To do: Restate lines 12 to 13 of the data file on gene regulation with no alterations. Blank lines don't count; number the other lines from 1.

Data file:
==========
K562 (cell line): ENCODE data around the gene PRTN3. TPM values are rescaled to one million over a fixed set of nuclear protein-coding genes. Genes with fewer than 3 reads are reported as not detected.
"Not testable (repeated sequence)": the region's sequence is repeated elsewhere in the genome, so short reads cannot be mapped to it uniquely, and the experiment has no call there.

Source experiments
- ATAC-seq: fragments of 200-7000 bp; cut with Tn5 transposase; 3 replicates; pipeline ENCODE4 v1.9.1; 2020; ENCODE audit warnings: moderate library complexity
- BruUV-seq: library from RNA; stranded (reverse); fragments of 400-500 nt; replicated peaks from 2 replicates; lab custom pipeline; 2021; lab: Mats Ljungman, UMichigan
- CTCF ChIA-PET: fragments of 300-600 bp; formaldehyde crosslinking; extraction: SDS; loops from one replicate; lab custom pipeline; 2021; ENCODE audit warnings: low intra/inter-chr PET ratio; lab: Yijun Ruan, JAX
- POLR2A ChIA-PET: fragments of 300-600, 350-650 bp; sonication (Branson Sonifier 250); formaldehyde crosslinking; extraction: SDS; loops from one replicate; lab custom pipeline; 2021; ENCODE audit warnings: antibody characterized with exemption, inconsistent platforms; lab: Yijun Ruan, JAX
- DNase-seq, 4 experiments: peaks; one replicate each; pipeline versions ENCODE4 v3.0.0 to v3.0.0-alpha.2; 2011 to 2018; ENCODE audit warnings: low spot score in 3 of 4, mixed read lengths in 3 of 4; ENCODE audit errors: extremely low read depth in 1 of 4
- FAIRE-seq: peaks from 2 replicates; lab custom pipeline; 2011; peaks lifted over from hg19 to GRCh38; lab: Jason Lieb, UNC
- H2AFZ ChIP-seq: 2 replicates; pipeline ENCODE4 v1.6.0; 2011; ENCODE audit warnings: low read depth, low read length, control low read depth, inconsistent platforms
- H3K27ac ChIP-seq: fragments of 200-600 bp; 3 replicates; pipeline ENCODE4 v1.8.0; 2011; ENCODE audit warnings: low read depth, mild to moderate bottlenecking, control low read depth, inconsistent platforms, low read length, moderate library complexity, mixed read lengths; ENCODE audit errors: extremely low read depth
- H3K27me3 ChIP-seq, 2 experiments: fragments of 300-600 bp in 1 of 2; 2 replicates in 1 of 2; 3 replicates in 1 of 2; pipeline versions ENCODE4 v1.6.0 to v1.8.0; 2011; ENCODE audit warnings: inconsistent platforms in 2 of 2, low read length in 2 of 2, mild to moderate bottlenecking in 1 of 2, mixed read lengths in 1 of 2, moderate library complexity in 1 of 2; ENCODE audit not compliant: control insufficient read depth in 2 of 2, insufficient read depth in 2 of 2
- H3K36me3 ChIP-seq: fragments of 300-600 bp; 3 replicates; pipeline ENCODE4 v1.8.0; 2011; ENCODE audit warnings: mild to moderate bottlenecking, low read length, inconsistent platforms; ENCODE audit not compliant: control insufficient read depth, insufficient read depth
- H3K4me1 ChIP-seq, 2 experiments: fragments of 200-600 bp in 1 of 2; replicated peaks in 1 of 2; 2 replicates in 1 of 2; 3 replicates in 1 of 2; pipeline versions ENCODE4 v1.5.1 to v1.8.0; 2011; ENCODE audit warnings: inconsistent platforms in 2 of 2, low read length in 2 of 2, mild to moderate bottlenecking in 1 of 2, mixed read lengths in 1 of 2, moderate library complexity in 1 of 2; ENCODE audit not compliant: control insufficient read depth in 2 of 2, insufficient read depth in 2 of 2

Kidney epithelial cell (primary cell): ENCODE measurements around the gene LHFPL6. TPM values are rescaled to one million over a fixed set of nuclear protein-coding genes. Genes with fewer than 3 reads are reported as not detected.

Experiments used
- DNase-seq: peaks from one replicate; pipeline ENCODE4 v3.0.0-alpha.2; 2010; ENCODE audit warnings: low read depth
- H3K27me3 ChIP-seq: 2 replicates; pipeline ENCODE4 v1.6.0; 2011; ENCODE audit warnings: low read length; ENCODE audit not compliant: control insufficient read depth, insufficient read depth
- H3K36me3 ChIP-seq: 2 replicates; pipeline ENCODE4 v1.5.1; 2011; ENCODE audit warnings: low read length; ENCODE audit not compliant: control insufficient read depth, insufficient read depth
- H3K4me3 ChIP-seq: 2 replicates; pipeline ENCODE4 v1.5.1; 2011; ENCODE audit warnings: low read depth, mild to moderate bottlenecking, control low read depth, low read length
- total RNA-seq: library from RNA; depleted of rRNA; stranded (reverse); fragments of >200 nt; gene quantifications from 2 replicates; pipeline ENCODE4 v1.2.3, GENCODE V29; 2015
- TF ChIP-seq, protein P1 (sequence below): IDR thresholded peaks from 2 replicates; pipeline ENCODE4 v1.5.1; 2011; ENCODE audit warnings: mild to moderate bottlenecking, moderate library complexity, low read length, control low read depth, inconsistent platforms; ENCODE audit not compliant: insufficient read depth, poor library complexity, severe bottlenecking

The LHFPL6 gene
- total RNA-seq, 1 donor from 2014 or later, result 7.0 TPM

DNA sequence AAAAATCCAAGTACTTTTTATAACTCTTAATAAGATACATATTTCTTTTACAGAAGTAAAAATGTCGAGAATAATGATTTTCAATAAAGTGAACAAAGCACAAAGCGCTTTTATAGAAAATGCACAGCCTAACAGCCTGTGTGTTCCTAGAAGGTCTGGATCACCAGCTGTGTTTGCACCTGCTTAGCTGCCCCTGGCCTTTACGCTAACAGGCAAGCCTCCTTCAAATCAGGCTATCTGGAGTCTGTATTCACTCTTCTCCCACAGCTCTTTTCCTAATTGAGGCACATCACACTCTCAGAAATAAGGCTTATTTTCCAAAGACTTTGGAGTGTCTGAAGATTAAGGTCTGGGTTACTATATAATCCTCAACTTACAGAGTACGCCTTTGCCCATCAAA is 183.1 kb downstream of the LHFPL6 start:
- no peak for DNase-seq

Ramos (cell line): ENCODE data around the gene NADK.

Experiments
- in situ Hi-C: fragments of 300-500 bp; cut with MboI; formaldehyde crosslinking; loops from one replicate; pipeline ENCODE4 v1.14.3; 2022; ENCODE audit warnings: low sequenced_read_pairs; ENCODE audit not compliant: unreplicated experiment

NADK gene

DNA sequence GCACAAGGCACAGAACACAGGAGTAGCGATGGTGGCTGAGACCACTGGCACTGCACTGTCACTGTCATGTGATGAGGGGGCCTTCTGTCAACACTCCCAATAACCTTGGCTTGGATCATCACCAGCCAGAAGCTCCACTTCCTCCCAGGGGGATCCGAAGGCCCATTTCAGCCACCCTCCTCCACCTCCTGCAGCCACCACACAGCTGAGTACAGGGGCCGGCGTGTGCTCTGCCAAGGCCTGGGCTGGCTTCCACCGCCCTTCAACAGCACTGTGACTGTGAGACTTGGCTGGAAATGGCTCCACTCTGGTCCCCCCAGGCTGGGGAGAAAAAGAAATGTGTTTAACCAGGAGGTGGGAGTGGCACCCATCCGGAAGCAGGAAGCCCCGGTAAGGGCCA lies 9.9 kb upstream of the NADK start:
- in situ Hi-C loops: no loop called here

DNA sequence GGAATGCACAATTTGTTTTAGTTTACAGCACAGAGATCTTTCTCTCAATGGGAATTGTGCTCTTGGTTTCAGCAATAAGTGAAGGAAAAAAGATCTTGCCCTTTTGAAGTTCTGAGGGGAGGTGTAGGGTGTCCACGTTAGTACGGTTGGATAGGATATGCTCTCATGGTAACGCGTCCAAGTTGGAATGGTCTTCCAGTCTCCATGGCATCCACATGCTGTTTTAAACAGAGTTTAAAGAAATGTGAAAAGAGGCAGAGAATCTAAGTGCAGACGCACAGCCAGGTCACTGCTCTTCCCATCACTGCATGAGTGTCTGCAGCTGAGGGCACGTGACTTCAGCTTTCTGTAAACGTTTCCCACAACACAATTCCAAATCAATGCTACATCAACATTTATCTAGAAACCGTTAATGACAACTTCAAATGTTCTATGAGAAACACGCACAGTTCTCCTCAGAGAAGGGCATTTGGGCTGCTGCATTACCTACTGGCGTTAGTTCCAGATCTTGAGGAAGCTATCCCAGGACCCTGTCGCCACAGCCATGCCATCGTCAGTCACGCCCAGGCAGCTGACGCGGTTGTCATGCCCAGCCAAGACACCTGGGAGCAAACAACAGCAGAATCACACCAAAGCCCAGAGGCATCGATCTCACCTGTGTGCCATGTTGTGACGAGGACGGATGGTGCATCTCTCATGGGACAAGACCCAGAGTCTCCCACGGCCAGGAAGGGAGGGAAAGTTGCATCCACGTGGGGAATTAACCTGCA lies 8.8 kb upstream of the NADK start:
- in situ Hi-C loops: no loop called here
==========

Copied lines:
- H3K27me3 ChIP-seq, 2 experiments: fragments of 300-600 bp in 1 of 2; 2 replicates in 1 of 2; 3 replicates in 1 of 2; pipeline versions ENCODE4 v1.6.0 to v1.8.0; 2011; ENCODE audit warnings: inconsistent platforms in 2 of 2, low read length in 2 of 2, mild to moderate bottlenecking in 1 of 2, mixed read lengths in 1 of 2, moderate library complexity in 1 of 2; ENCODE audit not compliant: control insufficient read depth in 2 of 2, insufficient read depth in 2 of 2
- H3K36me3 ChIP-seq: fragments of 300-600 bp; 3 replicates; pipeline ENCODE4 v1.8.0; 2011; ENCODE audit warnings: mild to moderate bottlenecking, low read length, inconsistent platforms; ENCODE audit not compliant: control insufficient read depth, insufficient read depth